Non-governmental organizations (NGO) in Africa have been touting for some time the use of ethanol cook stoves to replace three-stone, wood-based stoves that can trigger local deforestation, and expose women and girls (who do much of the firewood collection in traditional communities) to violence that comes from wider and wider sweeps for firewood.
But the most promising of small-scale systems are those that offer an opportunity to convert yard or farm waste to ethanol for the production of renewable power.
These systems have come a long ways.
These days, in California, with an investment of $655,000, a farmer or local community can get into the business of producing renewable power from waste biomass processed first into ethanol and then renewable electricity. Payback, according to the figures we have obtained at the Digest, is under five years.
This is the E-Fuel system that we have been following for a while, but new detail has emerged on the economics.
What Exactly Is an E-Fueler?
Designed to operate 24/7 with fault-tolerant redundancy, an E-Fuel MicroGrid can generate up to 100 kW. Each MicroGrid is comprised of a series of generators, distillation columns and a feedstock storage tank. The system uses community waste or farm biomass, and the company says it generates power at a 50 to 90 percent energy efficiency, far above that realized by combusting waste.
Plus, an add-on option includes a fuel-dispensing feature that can be added to the MicroGrid to fuel vehicles, not to mention the possibility of having a densified ethanol product that can be sold, stored and transported for power or fuel use in a different geography or another time.
Here’s a downloadable PDF profiling the E-Fuel system, and here and here are spreadsheets with costs and returns on investment, in Excel form, which you can adapt for your own analysis of how E-Fuel may give you solutions in your own community.
Other Micro-Fueling Systems of Note
Last March, Crownek announced that it will construct up to 16 biofuel “mini-refineries” across Ekiti state, with projects expected to be completed as soon as this year.
Each refinery, it said, will produce 906,500 gallons of ethanol per year (365,000 liters) and supply up to 8,000 ethanol stoves to state residents free of charge, with ethanol sold for cooking at $1.76 per gallon. ($0.466 per liter).
Earlier this year, Gravitas Ltd., a Kenyan green energy firm, announced plans to generate ethanol-based electricity by mid-2011 using hydrous ethanol.
Gravitas has already launched an ethanol cooking stove and plans to open an ethanol bottling plant in Kisumu later this month. The ethanol is expected to replace use of the expensive and environmentally polluting kerosene.
New World Energy (NWE), and Bosch and Siemens Home Appliance Group (BSH) of Germany have partnered on a pilot project last April to distribute the BSH-manufactured Protos, a stove powered by crude plant oil instead of kerosene, the dominant cooking fuel in Indonesia.
The Protos’ clean-burning technology is 50 percent more efficient than traditional kerosene stoves, and utilizes jatropha oil supplied by NWE. The project is now heading into its second phase with a 2010 goal to distribute up to 2,000 stoves, using 120,000 liters of oil per annum.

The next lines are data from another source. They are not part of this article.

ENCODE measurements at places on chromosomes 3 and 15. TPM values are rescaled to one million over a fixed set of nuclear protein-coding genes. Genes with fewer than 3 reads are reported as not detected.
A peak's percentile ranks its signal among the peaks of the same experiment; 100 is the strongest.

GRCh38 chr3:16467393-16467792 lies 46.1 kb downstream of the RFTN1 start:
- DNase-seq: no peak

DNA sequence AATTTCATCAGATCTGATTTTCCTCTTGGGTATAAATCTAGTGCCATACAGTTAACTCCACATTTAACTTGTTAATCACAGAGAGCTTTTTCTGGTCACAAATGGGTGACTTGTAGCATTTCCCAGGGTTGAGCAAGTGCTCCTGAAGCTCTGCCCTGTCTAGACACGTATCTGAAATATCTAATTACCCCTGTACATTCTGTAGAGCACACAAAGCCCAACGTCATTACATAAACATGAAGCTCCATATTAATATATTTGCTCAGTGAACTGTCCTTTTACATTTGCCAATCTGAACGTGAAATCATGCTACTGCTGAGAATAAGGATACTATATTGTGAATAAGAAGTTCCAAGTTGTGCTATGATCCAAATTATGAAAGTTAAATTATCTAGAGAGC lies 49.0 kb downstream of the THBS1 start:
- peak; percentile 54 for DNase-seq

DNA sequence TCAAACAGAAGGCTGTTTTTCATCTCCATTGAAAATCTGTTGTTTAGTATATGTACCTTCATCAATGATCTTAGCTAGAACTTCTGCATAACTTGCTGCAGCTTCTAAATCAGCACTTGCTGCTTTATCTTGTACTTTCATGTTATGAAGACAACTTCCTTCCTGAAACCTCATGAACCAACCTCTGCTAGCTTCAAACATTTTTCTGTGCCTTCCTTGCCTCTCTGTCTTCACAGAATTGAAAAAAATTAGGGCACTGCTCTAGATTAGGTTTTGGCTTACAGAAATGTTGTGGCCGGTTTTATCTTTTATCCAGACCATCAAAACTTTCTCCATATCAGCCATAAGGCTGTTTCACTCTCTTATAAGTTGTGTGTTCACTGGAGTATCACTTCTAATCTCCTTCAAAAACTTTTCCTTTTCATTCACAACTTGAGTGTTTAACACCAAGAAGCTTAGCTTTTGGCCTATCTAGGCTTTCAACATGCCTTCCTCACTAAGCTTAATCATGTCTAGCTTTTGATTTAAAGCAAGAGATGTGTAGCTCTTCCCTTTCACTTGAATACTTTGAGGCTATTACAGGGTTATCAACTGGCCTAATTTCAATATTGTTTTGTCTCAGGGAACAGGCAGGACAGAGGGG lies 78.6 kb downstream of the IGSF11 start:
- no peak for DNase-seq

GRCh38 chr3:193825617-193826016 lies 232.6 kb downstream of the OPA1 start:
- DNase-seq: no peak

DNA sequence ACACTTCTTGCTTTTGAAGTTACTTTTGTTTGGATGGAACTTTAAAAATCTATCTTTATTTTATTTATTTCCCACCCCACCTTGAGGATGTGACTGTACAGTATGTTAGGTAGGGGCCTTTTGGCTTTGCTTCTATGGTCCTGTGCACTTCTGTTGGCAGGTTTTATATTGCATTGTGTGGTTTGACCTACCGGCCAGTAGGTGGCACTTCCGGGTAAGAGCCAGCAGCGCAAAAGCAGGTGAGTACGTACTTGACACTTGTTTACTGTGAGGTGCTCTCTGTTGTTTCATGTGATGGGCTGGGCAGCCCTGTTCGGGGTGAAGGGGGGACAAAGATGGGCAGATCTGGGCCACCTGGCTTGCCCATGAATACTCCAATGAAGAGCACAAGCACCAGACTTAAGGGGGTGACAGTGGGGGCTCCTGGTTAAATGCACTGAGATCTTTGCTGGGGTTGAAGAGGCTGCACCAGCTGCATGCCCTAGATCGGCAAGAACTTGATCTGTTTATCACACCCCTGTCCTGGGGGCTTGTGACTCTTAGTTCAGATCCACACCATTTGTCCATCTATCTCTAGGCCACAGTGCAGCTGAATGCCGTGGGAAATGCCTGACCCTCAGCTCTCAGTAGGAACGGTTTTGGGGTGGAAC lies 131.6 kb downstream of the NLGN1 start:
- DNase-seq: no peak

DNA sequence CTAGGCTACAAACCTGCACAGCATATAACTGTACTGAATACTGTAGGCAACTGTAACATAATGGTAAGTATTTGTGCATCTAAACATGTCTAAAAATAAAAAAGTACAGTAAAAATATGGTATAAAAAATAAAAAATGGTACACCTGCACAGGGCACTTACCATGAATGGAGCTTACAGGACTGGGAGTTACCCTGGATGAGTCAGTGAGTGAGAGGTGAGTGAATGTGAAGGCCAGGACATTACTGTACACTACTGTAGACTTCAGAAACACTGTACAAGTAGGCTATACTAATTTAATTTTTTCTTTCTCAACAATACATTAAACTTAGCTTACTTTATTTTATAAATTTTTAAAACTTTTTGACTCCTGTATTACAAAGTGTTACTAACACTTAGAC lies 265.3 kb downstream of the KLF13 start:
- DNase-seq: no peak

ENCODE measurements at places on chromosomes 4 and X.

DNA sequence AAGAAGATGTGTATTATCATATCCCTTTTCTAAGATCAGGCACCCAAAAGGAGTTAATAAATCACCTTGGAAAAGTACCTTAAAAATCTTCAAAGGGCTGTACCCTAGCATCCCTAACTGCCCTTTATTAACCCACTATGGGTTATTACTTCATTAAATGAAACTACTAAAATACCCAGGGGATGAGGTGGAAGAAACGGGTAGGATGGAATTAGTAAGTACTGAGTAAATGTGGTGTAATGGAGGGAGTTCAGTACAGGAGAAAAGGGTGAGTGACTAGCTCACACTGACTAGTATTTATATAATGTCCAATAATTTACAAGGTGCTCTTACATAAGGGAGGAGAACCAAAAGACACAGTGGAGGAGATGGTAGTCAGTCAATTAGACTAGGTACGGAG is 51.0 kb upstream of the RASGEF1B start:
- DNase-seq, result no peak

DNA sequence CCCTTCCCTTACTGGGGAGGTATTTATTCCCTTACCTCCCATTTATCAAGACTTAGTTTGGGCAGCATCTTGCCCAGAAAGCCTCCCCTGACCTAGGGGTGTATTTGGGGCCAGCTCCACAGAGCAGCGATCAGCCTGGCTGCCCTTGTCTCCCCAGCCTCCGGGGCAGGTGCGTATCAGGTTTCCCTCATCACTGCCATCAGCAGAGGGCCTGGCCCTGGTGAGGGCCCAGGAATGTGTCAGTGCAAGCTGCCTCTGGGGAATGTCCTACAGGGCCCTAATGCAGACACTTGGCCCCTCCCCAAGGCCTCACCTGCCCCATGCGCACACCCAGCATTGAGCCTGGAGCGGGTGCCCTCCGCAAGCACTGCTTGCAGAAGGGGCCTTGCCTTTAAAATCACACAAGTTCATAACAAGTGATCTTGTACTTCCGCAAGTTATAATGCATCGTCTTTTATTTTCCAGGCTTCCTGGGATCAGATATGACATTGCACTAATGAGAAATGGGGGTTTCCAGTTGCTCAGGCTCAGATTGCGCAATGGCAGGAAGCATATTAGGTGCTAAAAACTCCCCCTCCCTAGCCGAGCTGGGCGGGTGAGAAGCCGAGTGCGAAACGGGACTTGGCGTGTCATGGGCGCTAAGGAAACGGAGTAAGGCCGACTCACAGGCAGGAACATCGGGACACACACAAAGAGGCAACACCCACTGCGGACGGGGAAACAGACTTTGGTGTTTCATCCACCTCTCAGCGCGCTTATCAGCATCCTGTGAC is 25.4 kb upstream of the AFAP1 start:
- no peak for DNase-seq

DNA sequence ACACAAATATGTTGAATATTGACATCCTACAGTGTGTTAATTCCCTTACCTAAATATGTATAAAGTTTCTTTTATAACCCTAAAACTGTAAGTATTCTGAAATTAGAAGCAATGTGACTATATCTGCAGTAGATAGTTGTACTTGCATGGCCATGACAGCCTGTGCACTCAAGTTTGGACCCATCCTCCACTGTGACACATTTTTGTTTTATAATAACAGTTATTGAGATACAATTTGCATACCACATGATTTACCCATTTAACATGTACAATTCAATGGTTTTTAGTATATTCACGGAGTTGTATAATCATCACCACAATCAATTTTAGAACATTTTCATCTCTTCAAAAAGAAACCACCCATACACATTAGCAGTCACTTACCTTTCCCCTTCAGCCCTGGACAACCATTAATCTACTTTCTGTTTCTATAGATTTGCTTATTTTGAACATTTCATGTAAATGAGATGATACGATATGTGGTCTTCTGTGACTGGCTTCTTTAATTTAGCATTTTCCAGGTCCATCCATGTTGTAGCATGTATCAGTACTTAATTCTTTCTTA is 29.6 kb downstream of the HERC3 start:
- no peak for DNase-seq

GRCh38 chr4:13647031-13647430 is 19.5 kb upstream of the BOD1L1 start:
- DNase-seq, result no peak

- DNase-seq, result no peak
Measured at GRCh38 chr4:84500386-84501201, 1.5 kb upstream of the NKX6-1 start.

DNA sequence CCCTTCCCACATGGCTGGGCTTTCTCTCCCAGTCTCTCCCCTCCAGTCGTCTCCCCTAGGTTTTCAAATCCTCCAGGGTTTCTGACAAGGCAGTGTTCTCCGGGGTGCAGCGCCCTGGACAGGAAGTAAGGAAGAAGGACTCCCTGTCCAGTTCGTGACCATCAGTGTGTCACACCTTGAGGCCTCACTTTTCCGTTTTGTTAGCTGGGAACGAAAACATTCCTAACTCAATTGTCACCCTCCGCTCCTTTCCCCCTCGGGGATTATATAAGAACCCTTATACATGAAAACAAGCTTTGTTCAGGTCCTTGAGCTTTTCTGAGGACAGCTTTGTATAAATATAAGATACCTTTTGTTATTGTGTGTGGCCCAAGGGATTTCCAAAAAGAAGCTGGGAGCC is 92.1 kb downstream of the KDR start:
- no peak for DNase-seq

New World Energy is a jatropha and castor oil plantation company whose primary business is in the NTB region of Indonesia. The company operates approximately 500 hectares on Lombok with plans to expand to 2,500 by the end of 2010. NWE also has 15,000 hectares of farmer co-op plantation models throughout NTB and Sulawesi.
Last November, Chantico Fire revved up promotion for ethanol stoves for indoor decoration in sophisticated homes. The company offers a range of styles for its patented “bio fireplaces” ranging from $675 to $6,500 with some models qualifying for 30 percent discounts in tax credits. Smaller versions for table use are also available from $50. The company sells and distributes its own brand of ethanol to supply the stoves.
In Mississippi, Mississippi Gulf Coast Community College recently chose the B-60 biodiesel processor as a hands-on educational tool to show students how to make renewable energy. The B-60 biodiesel processor requires 60 minutes of assembly time and allows students to safely produce 45-gallon batches of biodiesel. Florida Biodiesel completed the sale of a B-60 biodiesel processor made by 70centsagallon.com. The biodiesel production equipment will be used to demonstrate green fuel technology to students.
Last month, the S.S. Lootah Group and Practical Energy Solutions, based in the UK, have signed a partnership agreement to bring the Biobot, a small-scale biodiesel production unit, to Dubai.
Colin Bolton, managing director of Practical Energy, states, “Biobot is compatible for home and business use, and can be deployed at schools and universities to create awareness among students and the society. Practically anyone with used cooking oil can use Biobot to fuel their diesel-powered vehicles with biodiesel.” The principle feedstock will be waste cooking oil from home kitchens, food chains and restaurants.
Last October, Practical Energy Solutions launched a process called the Biopot that transforms 75 liters of oil into biodiesel in 20 minutes for under 80 cents per liter. The product costs $3,740, produces up to 375 liters of biodiesel per day and pays itself back in under a year when used at maximum capacity.
Copyright 2011; Biofuels Digest